Exploitation Route The various activities associated with the Network - symposia, conference papers, special journal edition, edited collection, as well as theatrical, musical and cinematic performances - may all inspire researchers and members of the public to reconsider established narratives of modern Irish life. A second round of activities - 'Expanding Irish Modernisms' - will build on these achievements, and will continue to inquire into the lineaments of the modern Irish social, political and cultural experience; as it does so it will garner new engagements, and thus continue to expand the influence and the remit of the original network. * This application to commence this second phase (incorporating a range of new partners and activities) is now complete and ready for submission.
Sectors Government, Democracy and Justice,Culture, Heritage, Museums and Collections

 
Description This research is oriented towards long-term adjustments in the public and professional perception of modern Irish identity worldwide. The work undertaken as part of the 'Marginal Irish Modernisms' network has been incorporated in different ways and to different degress into the social and cultural programmes of the Liverpool Irish Festival and the Hammersmith London-Irish Cultural Centre. The material has also influenced (to an imponderable degree) the audiences (1000 +) who have attended the various academic, cinematic, theatrical and musical events that have been run as part of the initial project. The activities emerging from and related to the project have continued to evolve during the period since the termination of the original award; the collaborators are currently formulating a second application, and have planned a number of academic and public engagement events contingent upon that application.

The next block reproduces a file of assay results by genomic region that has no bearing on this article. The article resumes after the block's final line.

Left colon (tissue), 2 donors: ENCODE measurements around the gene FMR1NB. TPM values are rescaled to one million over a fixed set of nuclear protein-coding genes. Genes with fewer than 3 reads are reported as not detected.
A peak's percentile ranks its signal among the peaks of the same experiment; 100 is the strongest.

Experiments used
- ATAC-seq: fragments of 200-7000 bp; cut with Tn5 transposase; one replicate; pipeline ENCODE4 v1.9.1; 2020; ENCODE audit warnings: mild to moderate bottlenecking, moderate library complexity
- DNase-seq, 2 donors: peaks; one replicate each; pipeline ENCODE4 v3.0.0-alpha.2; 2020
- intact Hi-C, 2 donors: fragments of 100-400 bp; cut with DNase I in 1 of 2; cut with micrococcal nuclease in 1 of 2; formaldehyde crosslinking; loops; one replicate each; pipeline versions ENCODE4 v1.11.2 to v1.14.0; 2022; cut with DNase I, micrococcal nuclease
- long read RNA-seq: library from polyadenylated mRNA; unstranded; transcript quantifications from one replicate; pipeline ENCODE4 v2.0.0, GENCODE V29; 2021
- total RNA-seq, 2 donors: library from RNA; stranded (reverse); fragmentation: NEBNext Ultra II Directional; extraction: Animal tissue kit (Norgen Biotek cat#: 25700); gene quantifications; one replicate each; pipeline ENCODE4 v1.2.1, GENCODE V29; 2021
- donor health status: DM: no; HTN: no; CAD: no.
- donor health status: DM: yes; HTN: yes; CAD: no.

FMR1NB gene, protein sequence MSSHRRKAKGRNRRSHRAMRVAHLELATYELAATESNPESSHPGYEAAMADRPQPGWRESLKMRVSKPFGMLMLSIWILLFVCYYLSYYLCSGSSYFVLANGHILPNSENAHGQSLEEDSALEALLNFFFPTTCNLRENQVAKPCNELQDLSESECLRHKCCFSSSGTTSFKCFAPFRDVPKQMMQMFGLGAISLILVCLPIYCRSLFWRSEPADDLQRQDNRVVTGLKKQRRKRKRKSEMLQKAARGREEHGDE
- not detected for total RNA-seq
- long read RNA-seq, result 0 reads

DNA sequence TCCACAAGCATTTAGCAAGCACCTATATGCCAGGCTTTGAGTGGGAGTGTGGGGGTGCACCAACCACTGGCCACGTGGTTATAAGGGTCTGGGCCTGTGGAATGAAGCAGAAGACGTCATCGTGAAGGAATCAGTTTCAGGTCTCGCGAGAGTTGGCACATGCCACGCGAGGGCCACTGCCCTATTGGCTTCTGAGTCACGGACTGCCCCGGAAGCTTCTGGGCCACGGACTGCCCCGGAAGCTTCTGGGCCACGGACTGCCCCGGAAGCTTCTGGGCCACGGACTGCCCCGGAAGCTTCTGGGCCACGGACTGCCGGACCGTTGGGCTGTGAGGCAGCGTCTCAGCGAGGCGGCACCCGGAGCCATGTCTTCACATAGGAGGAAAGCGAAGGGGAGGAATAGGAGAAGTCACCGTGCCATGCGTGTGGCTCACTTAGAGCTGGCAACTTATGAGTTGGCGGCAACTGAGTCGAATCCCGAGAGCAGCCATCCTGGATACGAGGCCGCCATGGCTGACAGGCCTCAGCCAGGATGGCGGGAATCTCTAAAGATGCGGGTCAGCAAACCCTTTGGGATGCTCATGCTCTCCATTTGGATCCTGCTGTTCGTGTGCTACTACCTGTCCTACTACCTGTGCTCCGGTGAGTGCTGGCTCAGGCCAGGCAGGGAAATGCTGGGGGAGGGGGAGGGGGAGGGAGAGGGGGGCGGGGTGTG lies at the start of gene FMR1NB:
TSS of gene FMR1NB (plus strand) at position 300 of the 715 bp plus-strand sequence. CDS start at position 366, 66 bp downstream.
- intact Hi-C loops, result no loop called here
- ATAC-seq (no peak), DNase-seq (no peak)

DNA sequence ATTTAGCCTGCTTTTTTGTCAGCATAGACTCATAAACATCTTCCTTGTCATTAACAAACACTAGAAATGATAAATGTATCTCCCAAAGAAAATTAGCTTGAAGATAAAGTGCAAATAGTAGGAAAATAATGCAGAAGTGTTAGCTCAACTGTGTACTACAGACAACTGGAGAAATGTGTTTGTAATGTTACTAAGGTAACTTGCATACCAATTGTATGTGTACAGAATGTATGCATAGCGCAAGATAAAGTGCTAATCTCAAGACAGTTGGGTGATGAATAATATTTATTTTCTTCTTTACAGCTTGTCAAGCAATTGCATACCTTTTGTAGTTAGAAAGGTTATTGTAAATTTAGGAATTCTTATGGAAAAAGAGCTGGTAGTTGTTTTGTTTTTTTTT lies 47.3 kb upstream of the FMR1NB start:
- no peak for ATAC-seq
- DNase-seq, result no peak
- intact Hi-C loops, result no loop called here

First Year Of Impact 2015
Sector Creative Economy,Education,Culture, Heritage, Museums and Collections
Impact Types Cultural

 
Description Dublin Public Engagement Day 
Organisation National Museum of Ireland
Country Ireland 
Sector Public